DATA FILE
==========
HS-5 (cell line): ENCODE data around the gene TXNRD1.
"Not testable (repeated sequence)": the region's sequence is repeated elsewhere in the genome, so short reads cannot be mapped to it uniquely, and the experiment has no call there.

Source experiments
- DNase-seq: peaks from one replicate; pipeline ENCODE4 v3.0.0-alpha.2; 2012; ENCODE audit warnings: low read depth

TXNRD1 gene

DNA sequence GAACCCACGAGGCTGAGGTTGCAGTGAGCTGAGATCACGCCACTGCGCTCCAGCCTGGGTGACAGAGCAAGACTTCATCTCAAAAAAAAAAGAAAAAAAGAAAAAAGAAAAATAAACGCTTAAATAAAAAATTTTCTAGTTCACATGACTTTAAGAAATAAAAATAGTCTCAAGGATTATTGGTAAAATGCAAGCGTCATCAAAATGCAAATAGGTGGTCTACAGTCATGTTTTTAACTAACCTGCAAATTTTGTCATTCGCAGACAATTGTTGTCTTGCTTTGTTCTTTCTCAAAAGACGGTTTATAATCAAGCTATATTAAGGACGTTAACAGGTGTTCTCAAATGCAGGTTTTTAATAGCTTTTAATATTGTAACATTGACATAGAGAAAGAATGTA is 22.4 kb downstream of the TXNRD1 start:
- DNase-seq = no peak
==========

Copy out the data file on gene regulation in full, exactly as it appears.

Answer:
HS-5 (cell line): ENCODE data around the gene TXNRD1.
"Not testable (repeated sequence)": the region's sequence is repeated elsewhere in the genome, so short reads cannot be mapped to it uniquely, and the experiment has no call there.

Source experiments
- DNase-seq: peaks from one replicate; pipeline ENCODE4 v3.0.0-alpha.2; 2012; ENCODE audit warnings: low read depth

TXNRD1 gene

DNA sequence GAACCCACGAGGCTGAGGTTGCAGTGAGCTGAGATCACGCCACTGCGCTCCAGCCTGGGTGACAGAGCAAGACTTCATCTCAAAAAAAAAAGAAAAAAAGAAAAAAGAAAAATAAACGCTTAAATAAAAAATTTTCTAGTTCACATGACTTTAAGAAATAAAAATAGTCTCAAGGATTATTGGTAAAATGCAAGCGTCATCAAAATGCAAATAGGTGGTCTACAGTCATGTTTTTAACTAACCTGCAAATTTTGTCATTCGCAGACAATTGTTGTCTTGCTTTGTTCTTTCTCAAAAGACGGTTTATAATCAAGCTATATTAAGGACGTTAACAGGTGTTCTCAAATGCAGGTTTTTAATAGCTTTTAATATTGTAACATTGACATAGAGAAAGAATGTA is 22.4 kb downstream of the TXNRD1 start:
- DNase-seq = no peak